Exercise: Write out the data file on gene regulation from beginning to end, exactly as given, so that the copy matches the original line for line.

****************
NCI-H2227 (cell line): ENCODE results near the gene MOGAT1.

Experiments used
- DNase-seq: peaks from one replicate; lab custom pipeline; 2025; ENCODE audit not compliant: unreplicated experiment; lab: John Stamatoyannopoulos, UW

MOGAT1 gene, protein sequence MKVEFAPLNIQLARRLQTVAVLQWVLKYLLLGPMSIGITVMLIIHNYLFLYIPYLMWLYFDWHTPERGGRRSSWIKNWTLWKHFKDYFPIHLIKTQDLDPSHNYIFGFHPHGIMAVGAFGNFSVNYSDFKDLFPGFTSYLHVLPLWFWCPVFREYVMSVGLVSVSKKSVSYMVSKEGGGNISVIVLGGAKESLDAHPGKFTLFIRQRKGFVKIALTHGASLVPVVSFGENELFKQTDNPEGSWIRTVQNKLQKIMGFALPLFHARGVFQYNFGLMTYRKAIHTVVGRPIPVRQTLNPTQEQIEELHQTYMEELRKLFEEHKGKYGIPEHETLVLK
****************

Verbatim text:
NCI-H2227 (cell line): ENCODE results near the gene MOGAT1.

Experiments used
- DNase-seq: peaks from one replicate; lab custom pipeline; 2025; ENCODE audit not compliant: unreplicated experiment; lab: John Stamatoyannopoulos, UW

MOGAT1 gene, protein sequence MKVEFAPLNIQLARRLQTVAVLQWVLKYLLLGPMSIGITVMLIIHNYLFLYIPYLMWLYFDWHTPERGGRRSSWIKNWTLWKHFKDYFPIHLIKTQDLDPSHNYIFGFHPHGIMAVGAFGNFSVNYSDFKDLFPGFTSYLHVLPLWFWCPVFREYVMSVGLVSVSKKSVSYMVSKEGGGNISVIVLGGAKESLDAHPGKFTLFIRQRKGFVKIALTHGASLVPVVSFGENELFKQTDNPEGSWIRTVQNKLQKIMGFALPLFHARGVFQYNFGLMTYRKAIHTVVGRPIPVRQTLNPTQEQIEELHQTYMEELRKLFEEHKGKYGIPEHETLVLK